Plywood basically doesn't expand and contract like solid wood. Therefore much simpler construction techniques can be used with plywood sides or panels, and the piece is less likely to be impacted by a move to a different climate - a different part of the country.
We saw a hand carved headboard that we really liked (although we don't read Hebrew to know what it says!). If you would like something like this, the master who did this would be glad to give an estimate, which he guessed would start around $300, plus we have to get the piece to/from Waco, so figure $500 or more. Then one of the local furnituremakers with a computer driven carving machine suggested he could do the same thing with his machine - $100 for something small, and more if the time required was longer. In either case, you would provide a WORD or similar document, and the font necessary to prepare the text for either tracing or computer carving.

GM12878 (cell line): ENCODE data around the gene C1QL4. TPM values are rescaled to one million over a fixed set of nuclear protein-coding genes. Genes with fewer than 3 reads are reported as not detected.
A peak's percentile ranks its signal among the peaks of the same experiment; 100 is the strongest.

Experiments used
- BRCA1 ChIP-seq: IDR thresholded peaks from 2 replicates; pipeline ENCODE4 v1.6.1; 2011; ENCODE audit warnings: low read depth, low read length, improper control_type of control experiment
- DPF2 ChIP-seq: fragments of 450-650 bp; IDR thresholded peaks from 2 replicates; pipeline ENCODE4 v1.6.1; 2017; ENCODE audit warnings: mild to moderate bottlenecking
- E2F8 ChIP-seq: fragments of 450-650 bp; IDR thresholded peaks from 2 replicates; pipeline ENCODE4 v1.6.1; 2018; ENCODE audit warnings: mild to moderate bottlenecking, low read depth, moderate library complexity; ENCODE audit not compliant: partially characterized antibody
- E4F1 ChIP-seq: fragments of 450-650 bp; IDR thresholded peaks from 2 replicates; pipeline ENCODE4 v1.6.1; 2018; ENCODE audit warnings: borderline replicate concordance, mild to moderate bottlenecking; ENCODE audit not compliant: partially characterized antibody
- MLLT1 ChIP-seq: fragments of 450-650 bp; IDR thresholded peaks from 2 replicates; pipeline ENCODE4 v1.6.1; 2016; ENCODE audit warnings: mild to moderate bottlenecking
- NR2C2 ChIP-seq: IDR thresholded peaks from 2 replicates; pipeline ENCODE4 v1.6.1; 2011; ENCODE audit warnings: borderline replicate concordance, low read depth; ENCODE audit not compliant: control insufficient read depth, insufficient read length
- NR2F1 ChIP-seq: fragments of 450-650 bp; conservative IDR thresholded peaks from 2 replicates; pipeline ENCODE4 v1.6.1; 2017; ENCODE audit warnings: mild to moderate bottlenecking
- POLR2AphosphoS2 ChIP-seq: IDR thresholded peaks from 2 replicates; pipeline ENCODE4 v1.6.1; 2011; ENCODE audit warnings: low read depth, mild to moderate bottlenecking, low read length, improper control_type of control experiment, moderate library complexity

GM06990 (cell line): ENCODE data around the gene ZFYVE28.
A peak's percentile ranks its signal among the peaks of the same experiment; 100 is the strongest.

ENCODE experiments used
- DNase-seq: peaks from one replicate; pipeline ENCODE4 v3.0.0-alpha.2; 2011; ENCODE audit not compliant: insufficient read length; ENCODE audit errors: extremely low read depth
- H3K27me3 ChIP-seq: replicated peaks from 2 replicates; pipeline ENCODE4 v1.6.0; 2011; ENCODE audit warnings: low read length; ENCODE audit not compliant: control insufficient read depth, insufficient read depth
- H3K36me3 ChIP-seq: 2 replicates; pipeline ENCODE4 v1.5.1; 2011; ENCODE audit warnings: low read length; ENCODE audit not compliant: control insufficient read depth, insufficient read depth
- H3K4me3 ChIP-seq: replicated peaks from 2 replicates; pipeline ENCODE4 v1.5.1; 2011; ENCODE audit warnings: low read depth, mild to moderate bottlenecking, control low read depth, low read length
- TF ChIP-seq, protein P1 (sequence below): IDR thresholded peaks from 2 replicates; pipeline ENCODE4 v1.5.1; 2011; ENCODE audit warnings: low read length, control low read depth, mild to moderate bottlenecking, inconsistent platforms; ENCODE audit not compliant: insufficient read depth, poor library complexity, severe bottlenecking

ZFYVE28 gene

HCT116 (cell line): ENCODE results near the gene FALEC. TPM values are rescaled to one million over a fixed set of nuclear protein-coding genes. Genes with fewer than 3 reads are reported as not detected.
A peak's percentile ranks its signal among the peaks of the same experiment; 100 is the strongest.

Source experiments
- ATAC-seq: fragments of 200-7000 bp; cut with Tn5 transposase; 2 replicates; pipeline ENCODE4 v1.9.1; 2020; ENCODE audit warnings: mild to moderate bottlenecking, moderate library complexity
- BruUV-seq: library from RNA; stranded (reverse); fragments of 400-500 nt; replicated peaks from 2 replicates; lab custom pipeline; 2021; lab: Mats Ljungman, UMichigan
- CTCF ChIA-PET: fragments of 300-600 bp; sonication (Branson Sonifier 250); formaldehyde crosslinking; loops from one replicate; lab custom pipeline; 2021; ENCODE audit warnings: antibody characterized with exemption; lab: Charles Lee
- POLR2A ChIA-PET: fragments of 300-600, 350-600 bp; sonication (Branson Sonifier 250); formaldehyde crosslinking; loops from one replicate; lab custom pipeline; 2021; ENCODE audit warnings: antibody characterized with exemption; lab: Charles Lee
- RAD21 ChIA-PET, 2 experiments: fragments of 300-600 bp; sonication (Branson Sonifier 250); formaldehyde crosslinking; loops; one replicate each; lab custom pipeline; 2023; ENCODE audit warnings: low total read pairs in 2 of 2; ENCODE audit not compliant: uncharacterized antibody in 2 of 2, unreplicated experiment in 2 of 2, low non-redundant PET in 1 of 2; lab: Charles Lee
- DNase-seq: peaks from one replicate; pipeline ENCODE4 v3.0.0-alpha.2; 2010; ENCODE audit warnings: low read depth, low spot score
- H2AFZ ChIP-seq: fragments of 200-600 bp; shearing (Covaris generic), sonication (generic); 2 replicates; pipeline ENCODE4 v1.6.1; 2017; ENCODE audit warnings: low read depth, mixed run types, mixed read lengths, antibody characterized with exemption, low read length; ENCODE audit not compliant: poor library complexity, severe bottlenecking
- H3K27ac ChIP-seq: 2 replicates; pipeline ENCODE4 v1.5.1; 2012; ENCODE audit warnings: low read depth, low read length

Questions about costs? See more detail on what contributes to costs.
Still interested? See what comes next in Getting Started
Back to the woodworking page at www.plesums.com/wood
Back to the home page at www.plesums.com
Send e-mail comments to Charlie@Plesums.com
©2004-2009 by Charles A. Plesums, Austin, Texas USA. ALL RIGHTS RESERVED.